What does Brennan mean by ‘my sense’? Why the hedging?

Here is the rest of his quote: “ — unless the new state’s attorney in Baltimore City (Ivan Bates) changes the position of the state’s attorneys office.” That’s kind of the wild card here, because the Baltimore prosecutor who decided to drop the case — Marilyn Mosby — left office this year. Bates could look over his office’s records and decide that the case has merit and the conviction should stand, or that Syed should at least remain charged and be retried, Brennan and others say.

What should be made of the Appellate Court saying that prosecutors should be more ‘transparent’ about their request to vacate the conviction?

A lot, say attorneys for Young Lee, the brother of the murder victim, who challenged the process. They say that prosecutors never adequately showed last year why the case against Syed was so flawed. “If you’re going to ask to overturn a conviction out of the blue, you better have evidence, and you better have compelling evidence, and it should be placed on the record,” David Sanford, an attorney for Lee, said in an interview. “They don’t have pardon power as prosecutors.”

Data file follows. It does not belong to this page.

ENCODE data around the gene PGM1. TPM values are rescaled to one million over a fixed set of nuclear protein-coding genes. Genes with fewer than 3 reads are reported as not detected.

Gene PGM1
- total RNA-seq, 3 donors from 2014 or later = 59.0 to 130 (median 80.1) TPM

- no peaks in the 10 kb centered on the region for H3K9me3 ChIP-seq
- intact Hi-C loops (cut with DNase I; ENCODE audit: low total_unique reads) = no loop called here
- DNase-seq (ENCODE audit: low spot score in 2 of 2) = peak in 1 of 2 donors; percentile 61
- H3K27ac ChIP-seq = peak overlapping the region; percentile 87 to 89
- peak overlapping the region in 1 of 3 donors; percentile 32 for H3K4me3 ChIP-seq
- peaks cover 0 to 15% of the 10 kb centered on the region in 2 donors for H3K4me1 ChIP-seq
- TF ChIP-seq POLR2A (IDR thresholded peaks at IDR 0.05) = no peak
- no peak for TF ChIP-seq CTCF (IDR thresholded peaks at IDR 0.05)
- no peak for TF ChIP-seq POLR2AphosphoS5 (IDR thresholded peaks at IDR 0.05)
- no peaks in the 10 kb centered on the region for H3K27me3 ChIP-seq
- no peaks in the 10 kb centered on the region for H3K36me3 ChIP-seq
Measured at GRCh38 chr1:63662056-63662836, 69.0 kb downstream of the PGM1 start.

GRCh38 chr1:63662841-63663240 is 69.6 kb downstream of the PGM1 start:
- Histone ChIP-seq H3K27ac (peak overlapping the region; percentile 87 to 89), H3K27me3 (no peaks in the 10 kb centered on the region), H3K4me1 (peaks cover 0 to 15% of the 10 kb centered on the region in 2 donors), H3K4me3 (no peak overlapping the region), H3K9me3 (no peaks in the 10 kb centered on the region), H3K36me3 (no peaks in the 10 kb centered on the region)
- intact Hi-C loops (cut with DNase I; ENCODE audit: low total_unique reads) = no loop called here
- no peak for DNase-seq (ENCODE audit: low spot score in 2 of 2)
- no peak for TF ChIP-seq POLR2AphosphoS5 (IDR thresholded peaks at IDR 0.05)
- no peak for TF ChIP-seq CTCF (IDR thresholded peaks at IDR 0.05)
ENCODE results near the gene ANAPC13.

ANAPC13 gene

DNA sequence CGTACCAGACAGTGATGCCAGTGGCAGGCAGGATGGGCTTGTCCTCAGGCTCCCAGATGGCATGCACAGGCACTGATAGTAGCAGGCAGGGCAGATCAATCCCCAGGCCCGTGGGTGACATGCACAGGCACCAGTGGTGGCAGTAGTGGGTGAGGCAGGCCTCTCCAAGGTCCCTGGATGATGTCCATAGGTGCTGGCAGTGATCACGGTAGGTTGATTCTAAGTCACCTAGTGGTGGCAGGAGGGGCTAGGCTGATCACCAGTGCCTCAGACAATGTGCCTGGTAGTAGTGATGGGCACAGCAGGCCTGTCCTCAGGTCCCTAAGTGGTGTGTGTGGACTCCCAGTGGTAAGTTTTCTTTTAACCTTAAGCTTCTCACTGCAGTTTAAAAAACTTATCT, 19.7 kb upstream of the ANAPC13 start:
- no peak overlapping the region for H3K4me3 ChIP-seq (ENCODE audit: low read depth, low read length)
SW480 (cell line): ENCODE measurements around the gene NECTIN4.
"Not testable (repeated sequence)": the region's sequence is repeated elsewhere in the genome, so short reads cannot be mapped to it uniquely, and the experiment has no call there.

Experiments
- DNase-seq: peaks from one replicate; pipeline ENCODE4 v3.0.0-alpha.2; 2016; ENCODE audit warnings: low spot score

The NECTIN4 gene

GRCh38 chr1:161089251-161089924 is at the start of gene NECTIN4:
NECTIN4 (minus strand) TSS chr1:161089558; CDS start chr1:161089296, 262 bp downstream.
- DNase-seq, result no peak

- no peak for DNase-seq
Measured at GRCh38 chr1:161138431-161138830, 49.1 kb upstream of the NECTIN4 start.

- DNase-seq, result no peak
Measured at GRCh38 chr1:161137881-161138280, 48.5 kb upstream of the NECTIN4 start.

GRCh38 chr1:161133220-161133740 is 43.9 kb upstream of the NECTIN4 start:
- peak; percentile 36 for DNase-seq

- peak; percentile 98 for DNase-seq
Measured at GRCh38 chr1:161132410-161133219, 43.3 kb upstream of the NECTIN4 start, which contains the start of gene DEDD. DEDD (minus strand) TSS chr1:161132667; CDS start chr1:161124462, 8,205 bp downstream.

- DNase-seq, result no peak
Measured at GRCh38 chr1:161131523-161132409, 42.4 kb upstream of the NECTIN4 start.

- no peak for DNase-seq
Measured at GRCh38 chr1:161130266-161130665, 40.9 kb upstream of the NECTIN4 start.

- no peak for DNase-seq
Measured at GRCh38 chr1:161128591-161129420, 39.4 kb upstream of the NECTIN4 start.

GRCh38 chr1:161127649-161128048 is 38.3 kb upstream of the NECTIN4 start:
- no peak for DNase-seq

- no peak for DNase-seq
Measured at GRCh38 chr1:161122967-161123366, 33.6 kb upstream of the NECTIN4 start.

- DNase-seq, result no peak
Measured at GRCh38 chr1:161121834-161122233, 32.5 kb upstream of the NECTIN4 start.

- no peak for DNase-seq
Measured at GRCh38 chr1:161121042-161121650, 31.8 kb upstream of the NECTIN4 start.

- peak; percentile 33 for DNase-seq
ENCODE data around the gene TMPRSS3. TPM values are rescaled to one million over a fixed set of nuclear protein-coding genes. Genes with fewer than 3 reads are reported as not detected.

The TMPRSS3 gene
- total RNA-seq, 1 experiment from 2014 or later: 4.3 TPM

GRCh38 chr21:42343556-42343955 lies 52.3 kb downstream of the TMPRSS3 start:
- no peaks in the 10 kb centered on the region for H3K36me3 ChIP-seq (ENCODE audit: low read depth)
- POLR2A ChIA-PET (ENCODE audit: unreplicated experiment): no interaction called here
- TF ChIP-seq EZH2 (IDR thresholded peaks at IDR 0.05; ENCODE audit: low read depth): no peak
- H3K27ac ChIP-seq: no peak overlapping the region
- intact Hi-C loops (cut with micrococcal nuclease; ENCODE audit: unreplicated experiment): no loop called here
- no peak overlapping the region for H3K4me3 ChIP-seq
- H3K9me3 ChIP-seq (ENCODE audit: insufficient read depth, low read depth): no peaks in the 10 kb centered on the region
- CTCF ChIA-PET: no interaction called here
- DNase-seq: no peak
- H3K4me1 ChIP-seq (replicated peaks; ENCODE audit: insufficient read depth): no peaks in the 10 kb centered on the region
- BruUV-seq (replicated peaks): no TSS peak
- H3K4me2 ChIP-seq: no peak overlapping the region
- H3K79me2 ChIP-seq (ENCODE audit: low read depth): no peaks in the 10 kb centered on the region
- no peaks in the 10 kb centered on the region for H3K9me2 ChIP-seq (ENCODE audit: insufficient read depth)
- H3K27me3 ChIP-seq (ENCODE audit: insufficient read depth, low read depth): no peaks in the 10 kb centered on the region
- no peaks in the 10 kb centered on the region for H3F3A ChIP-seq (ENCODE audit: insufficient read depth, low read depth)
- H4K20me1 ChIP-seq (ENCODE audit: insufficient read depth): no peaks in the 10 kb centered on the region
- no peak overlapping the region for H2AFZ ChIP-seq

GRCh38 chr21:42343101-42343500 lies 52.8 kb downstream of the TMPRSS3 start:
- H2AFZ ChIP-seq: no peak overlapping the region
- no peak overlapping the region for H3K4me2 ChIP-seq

To that end, Sanford said he will appeal the part of the Appellate Court’s opinion that didn’t go the family’s way — the part where they asked to be able to actively challenge in court the prosecutors’ evidence that the case should be dumped — even if that takes days to do. “We want and deserve a legally compliant hearing with two sides presenting,” Sanford said.

An appeal of an appeal? I thought this was going to simplify things for me.

Maybe not. While the Appellate Court called for “the reinstatement of the original convictions and sentence,” it also issued that 60-day delay. “That gives the parties time to assess how to proceed in response to this court’s decision,” the panel wrote.

“We are in a holding pattern,” Bates’s spokesman said Tuesday, noting that Syed’s attorneys might appeal the decision to the Maryland Supreme Court. “Any further comment would be premature at this time.”

Indeed, Syed’s attorneys have said they will ask Maryland highest court to review the ruling.

“There are a lot of procedural twists that occurred in this case that still need to be worked out,” added Megan Coleman, a defense attorney not involved in the case.

If and when prosecutors have to redo their request to vacate the conviction, will it become a wide-open look at the case as Lee’s family wants?

Not necessarily. Syed’s attorney, Erica Suter, said in a statement that the original request prosecutors made wasn’t erroneous. Much of the request was based, according to the Appellate Court opinion, on an affidavit submitted by the director of the Baltimore state’s attorney’s sentencing review unit.

“The State has lost confidence in the integrity of his convictions,” that director at the time, Becky Feldman, stated then, “and believes that it is in the interest of justice and fairness that his convictions be vacated.”

Such statements by prosecutors have tended to carry the day when they ask a judge to vacate a conviction, attorneys say, especially when defense attorneys agree with the request.